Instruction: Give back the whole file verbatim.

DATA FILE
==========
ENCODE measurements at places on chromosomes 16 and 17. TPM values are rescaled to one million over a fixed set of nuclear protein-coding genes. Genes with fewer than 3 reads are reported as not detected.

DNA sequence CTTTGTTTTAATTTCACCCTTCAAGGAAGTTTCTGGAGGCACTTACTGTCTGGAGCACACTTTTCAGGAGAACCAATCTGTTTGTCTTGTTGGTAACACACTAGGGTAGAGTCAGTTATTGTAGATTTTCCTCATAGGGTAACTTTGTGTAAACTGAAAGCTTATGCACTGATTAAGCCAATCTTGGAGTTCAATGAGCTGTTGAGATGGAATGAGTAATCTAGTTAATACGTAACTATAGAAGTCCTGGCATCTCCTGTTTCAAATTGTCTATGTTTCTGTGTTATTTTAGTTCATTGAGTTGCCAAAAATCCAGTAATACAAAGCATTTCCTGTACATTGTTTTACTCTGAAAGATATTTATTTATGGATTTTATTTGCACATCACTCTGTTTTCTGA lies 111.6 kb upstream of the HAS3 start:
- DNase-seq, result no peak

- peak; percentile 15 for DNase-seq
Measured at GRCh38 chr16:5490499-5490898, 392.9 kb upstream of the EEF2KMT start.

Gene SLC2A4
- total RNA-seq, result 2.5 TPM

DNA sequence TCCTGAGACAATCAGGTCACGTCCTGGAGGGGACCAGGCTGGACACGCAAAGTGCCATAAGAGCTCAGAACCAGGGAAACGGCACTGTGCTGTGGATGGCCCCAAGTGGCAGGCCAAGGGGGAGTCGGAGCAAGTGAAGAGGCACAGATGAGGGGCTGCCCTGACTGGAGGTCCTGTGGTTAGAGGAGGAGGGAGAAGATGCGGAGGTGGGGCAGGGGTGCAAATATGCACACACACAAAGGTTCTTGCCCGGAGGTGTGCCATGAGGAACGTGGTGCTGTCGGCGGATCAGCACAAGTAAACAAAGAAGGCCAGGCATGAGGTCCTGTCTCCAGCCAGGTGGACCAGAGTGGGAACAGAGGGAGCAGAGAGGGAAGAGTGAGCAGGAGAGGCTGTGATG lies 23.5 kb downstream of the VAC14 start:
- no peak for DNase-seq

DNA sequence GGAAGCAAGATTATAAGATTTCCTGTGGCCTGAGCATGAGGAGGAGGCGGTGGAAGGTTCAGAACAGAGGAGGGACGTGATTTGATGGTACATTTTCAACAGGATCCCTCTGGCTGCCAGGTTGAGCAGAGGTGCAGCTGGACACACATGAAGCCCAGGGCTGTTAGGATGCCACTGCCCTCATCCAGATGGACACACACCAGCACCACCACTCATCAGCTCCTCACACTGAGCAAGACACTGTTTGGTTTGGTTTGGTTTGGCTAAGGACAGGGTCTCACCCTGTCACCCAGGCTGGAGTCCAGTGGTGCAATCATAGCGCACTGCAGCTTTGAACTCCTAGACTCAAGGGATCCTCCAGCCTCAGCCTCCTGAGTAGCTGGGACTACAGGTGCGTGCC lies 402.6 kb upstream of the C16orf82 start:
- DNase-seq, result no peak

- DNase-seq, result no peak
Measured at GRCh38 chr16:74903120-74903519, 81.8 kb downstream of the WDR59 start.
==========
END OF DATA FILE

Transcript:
ENCODE measurements at places on chromosomes 16 and 17. TPM values are rescaled to one million over a fixed set of nuclear protein-coding genes. Genes with fewer than 3 reads are reported as not detected.

DNA sequence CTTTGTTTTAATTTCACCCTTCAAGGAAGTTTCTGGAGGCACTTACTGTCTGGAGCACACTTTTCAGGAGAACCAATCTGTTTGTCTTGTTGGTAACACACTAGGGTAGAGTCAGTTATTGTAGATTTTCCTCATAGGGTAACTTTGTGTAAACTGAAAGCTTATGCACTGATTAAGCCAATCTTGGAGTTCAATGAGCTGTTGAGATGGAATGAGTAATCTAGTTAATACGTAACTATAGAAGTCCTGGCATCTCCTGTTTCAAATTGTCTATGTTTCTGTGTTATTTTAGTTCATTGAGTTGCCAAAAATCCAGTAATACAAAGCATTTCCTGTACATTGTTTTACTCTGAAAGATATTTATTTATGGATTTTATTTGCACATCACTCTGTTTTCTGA lies 111.6 kb upstream of the HAS3 start:
- DNase-seq, result no peak

- peak; percentile 15 for DNase-seq
Measured at GRCh38 chr16:5490499-5490898, 392.9 kb upstream of the EEF2KMT start.

Gene SLC2A4
- total RNA-seq, result 2.5 TPM

DNA sequence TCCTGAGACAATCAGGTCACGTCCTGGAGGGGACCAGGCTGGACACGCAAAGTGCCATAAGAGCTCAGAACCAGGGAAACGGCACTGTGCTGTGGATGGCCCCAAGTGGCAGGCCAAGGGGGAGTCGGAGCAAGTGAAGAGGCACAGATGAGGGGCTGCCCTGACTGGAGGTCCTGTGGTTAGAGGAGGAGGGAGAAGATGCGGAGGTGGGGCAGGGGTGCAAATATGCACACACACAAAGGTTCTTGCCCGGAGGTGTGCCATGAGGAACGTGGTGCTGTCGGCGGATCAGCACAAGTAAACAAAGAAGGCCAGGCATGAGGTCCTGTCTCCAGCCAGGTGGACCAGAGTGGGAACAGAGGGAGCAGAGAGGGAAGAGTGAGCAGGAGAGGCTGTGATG lies 23.5 kb downstream of the VAC14 start:
- no peak for DNase-seq

DNA sequence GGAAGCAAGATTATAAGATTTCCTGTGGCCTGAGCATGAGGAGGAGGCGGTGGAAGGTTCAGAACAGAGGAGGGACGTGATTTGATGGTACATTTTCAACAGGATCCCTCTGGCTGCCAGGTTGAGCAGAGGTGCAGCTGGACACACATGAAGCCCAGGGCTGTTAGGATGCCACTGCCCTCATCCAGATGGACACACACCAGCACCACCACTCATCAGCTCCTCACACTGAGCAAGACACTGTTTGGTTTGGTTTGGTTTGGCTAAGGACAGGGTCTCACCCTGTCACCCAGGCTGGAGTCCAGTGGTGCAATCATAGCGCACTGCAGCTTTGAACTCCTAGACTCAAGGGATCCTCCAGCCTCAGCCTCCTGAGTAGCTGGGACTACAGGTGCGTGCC lies 402.6 kb upstream of the C16orf82 start:
- DNase-seq, result no peak

- DNase-seq, result no peak
Measured at GRCh38 chr16:74903120-74903519, 81.8 kb downstream of the WDR59 start.